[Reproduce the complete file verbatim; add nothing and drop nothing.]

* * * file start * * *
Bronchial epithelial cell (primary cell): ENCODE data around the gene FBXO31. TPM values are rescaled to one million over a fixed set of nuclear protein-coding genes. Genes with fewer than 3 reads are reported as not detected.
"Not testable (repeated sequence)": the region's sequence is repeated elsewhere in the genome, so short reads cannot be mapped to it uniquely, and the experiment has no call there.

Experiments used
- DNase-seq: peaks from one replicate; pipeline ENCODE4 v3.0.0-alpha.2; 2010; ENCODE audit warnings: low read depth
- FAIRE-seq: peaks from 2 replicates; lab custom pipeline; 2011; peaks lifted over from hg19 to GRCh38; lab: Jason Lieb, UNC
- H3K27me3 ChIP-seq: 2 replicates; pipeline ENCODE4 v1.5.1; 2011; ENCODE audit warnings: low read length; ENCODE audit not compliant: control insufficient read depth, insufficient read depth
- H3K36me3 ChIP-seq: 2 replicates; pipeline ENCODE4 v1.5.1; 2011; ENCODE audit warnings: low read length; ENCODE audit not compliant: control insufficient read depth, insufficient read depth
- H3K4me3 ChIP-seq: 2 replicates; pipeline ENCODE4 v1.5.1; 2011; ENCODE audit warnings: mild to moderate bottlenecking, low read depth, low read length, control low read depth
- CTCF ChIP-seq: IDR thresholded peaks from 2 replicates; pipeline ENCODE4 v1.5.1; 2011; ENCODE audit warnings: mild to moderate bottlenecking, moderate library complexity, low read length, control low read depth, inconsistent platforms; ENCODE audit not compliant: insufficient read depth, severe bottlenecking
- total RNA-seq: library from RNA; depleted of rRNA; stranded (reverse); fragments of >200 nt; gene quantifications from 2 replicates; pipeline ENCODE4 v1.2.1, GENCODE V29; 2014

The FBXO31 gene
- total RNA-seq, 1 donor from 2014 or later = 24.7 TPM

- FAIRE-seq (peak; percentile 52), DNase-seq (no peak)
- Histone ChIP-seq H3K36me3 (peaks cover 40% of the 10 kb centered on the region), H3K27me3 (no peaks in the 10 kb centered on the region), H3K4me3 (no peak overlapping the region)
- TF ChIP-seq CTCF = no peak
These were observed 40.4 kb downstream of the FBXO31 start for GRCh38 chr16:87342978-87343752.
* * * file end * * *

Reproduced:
Bronchial epithelial cell (primary cell): ENCODE data around the gene FBXO31. TPM values are rescaled to one million over a fixed set of nuclear protein-coding genes. Genes with fewer than 3 reads are reported as not detected.
"Not testable (repeated sequence)": the region's sequence is repeated elsewhere in the genome, so short reads cannot be mapped to it uniquely, and the experiment has no call there.

Experiments used
- DNase-seq: peaks from one replicate; pipeline ENCODE4 v3.0.0-alpha.2; 2010; ENCODE audit warnings: low read depth
- FAIRE-seq: peaks from 2 replicates; lab custom pipeline; 2011; peaks lifted over from hg19 to GRCh38; lab: Jason Lieb, UNC
- H3K27me3 ChIP-seq: 2 replicates; pipeline ENCODE4 v1.5.1; 2011; ENCODE audit warnings: low read length; ENCODE audit not compliant: control insufficient read depth, insufficient read depth
- H3K36me3 ChIP-seq: 2 replicates; pipeline ENCODE4 v1.5.1; 2011; ENCODE audit warnings: low read length; ENCODE audit not compliant: control insufficient read depth, insufficient read depth
- H3K4me3 ChIP-seq: 2 replicates; pipeline ENCODE4 v1.5.1; 2011; ENCODE audit warnings: mild to moderate bottlenecking, low read depth, low read length, control low read depth
- CTCF ChIP-seq: IDR thresholded peaks from 2 replicates; pipeline ENCODE4 v1.5.1; 2011; ENCODE audit warnings: mild to moderate bottlenecking, moderate library complexity, low read length, control low read depth, inconsistent platforms; ENCODE audit not compliant: insufficient read depth, severe bottlenecking
- total RNA-seq: library from RNA; depleted of rRNA; stranded (reverse); fragments of >200 nt; gene quantifications from 2 replicates; pipeline ENCODE4 v1.2.1, GENCODE V29; 2014

The FBXO31 gene
- total RNA-seq, 1 donor from 2014 or later = 24.7 TPM

- FAIRE-seq (peak; percentile 52), DNase-seq (no peak)
- Histone ChIP-seq H3K36me3 (peaks cover 40% of the 10 kb centered on the region), H3K27me3 (no peaks in the 10 kb centered on the region), H3K4me3 (no peak overlapping the region)
- TF ChIP-seq CTCF = no peak
These were observed 40.4 kb downstream of the FBXO31 start for GRCh38 chr16:87342978-87343752.